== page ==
There’s something initially off-putting about Ozmafia. It isn’t that fairy tale characters are all suddenly part of mafia families and at each others’ throats. Nor is it the violence that Fuka occasionally inspires, due to people wanting to claim her as their own. Rather, it’s something about the presentation. Ozmafia is an otome game told from a third-person perspective.
In visual novels where you pursue particular characters, developers often go with a first-person narrative. You’re experiencing the story through the eyes of the hero or heroine. Personalizing the experience makes it easier for us to connect. Our avatar is the one there, but a first-person perspective allows for a more immersive experience. As such, otome games often adopt this viewpoint.
Exceptions, like Amnesia: Memories, offer some sort of excuse for the shift in voice. In Amnesia: Memories, Orion acts as Shujinko’s internal voice until she recovers, due to the traumatic loss of her memories and sense of self. Ozmafia doesn’t offer any such excuse, instead immediately leaping into the third-person after some opening moments where we see thoughts run through Fuka’s head as she realizes Caesar’s going to kill her, she’s going to die and she doesn’t want to die. There’s no explanation for the transition; it just happens.
While it is jarring to have this disconnect between Ozmafia’s heroine and us, a realization hits after the first hour. This game isn’t only about fabled characters, it’s telling us an original fairy tale. We may be walking in Fuka’s shoes and making decisions for her, but it isn’t really about us. It’s more a continuation of another. This is a purposeful dissonance.
After all, part of the introduction has an unseen narrator reiterating the story of The Wizard of Oz. We hear how Dorothy traveled with the lion, scarecrow and tinman to get the things they all needed most. The persistent third-person narration establishes the game as a story being told to us by an unseen authority. And the setting is typical of many fairy tales. A young woman is rescued from an unfortunate circumstance, treated like a princess and given a chance at a happy end. We get to make decisions that determining the course of Fuka’s life, but each path feels like a fable.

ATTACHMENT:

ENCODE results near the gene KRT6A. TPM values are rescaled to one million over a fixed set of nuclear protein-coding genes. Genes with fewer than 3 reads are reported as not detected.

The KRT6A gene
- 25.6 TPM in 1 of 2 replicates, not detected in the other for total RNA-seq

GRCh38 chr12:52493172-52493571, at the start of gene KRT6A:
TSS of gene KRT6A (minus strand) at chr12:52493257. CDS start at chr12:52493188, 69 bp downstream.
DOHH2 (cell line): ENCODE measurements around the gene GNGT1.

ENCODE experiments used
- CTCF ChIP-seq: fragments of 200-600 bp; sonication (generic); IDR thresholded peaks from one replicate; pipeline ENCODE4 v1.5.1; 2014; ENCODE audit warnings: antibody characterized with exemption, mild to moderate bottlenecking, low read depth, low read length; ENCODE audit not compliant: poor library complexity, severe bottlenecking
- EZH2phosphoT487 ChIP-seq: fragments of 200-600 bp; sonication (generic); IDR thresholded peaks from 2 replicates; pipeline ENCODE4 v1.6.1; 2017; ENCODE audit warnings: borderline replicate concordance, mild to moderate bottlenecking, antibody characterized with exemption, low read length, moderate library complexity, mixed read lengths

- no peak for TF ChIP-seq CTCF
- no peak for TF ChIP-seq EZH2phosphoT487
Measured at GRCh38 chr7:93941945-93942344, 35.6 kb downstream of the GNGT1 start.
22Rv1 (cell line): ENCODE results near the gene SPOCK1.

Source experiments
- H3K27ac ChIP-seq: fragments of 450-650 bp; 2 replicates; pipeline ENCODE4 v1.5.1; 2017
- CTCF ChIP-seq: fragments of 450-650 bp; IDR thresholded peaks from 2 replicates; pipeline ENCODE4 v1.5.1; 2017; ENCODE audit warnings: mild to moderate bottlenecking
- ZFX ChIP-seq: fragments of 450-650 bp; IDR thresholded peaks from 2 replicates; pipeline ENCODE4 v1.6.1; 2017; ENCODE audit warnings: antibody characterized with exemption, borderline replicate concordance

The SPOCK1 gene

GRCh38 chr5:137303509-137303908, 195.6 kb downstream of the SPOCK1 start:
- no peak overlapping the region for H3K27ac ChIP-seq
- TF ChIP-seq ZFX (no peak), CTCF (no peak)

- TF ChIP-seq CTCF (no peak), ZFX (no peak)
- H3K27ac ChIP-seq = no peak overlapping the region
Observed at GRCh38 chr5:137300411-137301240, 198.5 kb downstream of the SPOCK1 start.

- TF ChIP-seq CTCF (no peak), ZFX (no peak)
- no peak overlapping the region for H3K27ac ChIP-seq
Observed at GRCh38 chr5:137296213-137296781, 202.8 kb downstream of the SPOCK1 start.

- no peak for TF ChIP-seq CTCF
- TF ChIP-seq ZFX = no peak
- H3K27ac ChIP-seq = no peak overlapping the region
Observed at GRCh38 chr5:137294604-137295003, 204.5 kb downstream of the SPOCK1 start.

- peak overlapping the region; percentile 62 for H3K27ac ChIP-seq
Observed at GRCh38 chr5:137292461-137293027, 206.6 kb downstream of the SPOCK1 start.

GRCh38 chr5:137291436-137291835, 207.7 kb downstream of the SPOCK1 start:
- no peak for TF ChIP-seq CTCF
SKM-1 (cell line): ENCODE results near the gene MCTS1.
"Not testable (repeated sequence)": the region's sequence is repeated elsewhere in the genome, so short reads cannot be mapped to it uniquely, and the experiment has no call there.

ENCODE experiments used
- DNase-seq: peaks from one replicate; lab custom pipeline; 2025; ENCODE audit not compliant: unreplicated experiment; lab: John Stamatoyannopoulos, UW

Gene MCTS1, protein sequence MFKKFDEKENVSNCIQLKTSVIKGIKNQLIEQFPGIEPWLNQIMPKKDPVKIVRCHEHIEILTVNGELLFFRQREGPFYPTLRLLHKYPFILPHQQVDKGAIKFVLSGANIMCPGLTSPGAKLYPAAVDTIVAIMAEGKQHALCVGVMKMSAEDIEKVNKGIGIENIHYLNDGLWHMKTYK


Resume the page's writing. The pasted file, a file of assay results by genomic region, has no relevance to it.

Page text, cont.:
Editor’s note: The next paragraph contains spoilers. Skip to the conclusion if you haven’t learned the truth about Fuka.
Once you’ve learned everyone’s secrets in Ozmafia, the third-person perspective makes even more sense. Fuka is only one part of a whole. She’s not a complete entity for most of the story. She’s only Dorothy’s soul, separated from her body and magic. It’s only at the climax that Fuka becomes her own person. Because of the events of the game, she’s come into her own. Dorothy says this allows her to enjoy her own role in the town, giving her a place with a person who loves her and family that needs her. Dorothy’s been the cause of everything all along, and in so doing was narrating Fuka’s adventures for us.
Ozmafia’s unexpected presentation gets you thinking. Which is only appropriate, given the entire game requires you to look at every character in a different way and consider the value of both romantic and platonic relationships. A first-person perspective would have encouraged quicker connections, but might also have deterred us from considering Fuka’s true nature and the things Poni Pachet was attempting to accomplish with the game. Using a third-person narrative keeps us on edge and looking for an explanation of sorts, allowing us to see the parallels between Ozmafia and the fairy tales it samples and consider reasons why we may not be seeing things directly through Fuka’s eyes.